Friday, June 28, 2019

Cincinnati's insane Heimlich Heroes "first aid training" program is putting babies' lives at risk & is being funded by a Northern Kentucky foundation; I've asked Ohio Gov. Mike DeWine, the IRS & the KY Attorney General to investigate

Via (PA) State Rep. Jim Marshall’s infant choking bill to be amended to avoid teaching Heimlich procedure for use on babies b
State Rep. Jim Marshall’s recent bill on infant CPR and choking prevention will need to be amended in the Senate after he learned that the well-known Heimlich maneuver is not recommended for babies.

...(Peter Heimlich) said his father’s namesake technique is not recommended for infants. Heimlich said medical groups, such as the American Red Cross, advise against using the procedure on infants.

...“Unfortunately, I didn’t receive Mr. Heimlich’s email until after the bill passed the House of Representatives, but we’ve passed along his information to the Senate so they can consider a corrective amendment when House Bill 783 is considered,” Marshall said in an email. “It is certainly my intent to ensure there is no confusion about the appropriate rescue procedures for a choking infant.”
In contrast to Rep. Marshall's prompt, responsible actions, an unaccountable, renegade "first aid training" program based in Cincinnati has been putting the lives of infants and others at risk around the nation since 2012.

Further a Fort Mitchell foundation is funding this madness.

I've asked Ohio Governor Mike DeWine, the IRS, and Kentucky Attorney General Andy Beshear to step in before someone gets killed.

About seven years ago, two Cincinnati nonprofits -- Deaconess Associations and my dad's Heimlich Institute -- launched Heimlich Heroes, a medical training project which claims to have provided classes to over 100,000 people across the nation -- including teaching them to perform abdominal thrusts on choking infants.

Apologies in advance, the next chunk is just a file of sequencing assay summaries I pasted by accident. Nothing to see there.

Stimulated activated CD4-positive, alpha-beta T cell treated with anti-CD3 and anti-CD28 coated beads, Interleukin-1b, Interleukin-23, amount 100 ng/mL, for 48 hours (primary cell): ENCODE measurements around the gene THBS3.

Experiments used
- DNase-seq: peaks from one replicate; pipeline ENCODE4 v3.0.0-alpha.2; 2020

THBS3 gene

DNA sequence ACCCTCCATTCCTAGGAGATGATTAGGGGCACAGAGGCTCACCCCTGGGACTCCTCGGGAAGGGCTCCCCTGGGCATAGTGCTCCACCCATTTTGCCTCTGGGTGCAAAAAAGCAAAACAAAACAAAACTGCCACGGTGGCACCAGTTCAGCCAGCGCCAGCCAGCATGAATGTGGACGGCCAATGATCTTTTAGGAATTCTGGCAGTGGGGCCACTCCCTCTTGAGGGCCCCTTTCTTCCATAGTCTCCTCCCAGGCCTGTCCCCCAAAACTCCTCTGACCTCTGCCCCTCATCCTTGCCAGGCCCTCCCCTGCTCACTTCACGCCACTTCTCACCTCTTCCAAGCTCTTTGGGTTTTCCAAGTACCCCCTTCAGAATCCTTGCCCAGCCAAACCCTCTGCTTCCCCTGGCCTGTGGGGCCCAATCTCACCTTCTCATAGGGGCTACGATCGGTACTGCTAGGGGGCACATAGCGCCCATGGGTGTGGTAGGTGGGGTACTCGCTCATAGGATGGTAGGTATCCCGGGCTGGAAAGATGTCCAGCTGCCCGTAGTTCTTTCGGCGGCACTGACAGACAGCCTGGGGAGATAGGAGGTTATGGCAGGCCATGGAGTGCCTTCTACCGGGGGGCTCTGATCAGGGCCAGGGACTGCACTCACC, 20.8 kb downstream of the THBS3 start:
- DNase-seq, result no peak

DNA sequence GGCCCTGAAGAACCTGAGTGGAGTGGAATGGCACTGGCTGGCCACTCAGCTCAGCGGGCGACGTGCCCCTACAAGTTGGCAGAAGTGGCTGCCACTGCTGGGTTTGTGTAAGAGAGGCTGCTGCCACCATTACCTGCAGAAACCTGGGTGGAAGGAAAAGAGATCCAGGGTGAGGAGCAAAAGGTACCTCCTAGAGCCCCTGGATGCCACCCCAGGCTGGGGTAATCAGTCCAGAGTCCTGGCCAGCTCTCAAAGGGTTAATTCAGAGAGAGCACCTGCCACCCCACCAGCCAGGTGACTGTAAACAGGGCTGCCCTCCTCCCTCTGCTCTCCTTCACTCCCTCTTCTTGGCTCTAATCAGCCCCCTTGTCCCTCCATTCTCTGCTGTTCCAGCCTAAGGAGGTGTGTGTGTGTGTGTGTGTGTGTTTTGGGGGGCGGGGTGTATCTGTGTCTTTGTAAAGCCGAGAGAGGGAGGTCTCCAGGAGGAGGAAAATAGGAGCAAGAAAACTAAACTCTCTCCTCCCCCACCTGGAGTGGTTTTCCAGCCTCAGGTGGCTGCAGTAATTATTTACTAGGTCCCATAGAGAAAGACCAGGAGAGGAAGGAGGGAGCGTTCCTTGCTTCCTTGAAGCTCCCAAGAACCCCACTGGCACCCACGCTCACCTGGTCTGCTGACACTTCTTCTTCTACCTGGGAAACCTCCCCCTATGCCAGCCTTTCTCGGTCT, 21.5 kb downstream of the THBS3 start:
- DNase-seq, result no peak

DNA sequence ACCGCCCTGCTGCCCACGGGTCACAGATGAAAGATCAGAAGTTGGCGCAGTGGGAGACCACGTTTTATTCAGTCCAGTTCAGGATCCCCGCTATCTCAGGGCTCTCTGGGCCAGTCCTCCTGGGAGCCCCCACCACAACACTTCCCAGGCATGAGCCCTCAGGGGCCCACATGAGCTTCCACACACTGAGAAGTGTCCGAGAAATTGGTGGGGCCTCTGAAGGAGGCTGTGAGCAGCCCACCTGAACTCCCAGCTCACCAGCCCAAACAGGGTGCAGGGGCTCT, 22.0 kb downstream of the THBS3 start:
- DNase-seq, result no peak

To my knowledge the treatment has never been recommend by any legitimate medical organization.

Why not?

As I've reported, the American Heart Association (AHA) and the American Red Cross informed me that doing so "may cause injuries."

What kind of injuries?

According to the AHA:
Abdominal thrusts, however, may cause complications. For this reason, the Heimlich maneuver should never be performed unless it is necessary. Reported complications of the Heimlich maneuver include damage to internal organs, such as rupture or laceration of abdominal or thoracic viscera. In fact, victims who receive the Heimlich maneuver should be medically evaluated to rule out any life-threatening complications.
If those concerns apply to children and adults, it’s easy to imagine the potential complications for tiny, vulnerable bodies.

Perhaps astoundingly, Heimlich Heroes is fully aware of those concerns.

That's not the only problem.

Who would be reckless enough to encourage teaching the public an unapproved, experimental "treatment" that may serious injure infants -- or worse?


Recently I learned that the Elsa Heisel Sule Foundation of Fort Mitchell, KY has awarded Heimlich Heroes over $31,000, so I sent multiple inquiries to foundation executives asking if they were aware of the serious medical issues described above?

I didn't receive a reply, so I've filed a string of investigation requests to government agencies.

First, here's my letter to Ohio Governor Mike DeWine requesting that the state bring some discipline to this madness being perpetrated by Deaconess Associations and the Heimlich Institute -- whose longtime vice president is my brother Phil Heimlich, who a decade ago served on the Hamilton County Commission with the governor's son, Pat DeWine -- with a same-day reply from press secretary Dan Tierney informing me that my request is being processed. Click here to download a copy. 

Next, here's my letter to the IRS re: the nonprofit Sule Foundation putting lives at risk. Click here to download a copy.

I also asked the agency to revoke the Heimlich Institute's 501(c)3 nonprofit status because the organization -- whose decades of  outrageous medical misconduct and fraud has been widely-reported -- hasn't had any employees since 2005 and its most recent IRS tax filing (2017) showed zero assets.

Finally, here's my letter to KY Attorney General Andy Beshear re: the Sule Foundation funding the dangerous Heimlich Heroes program. Click here to download a copy.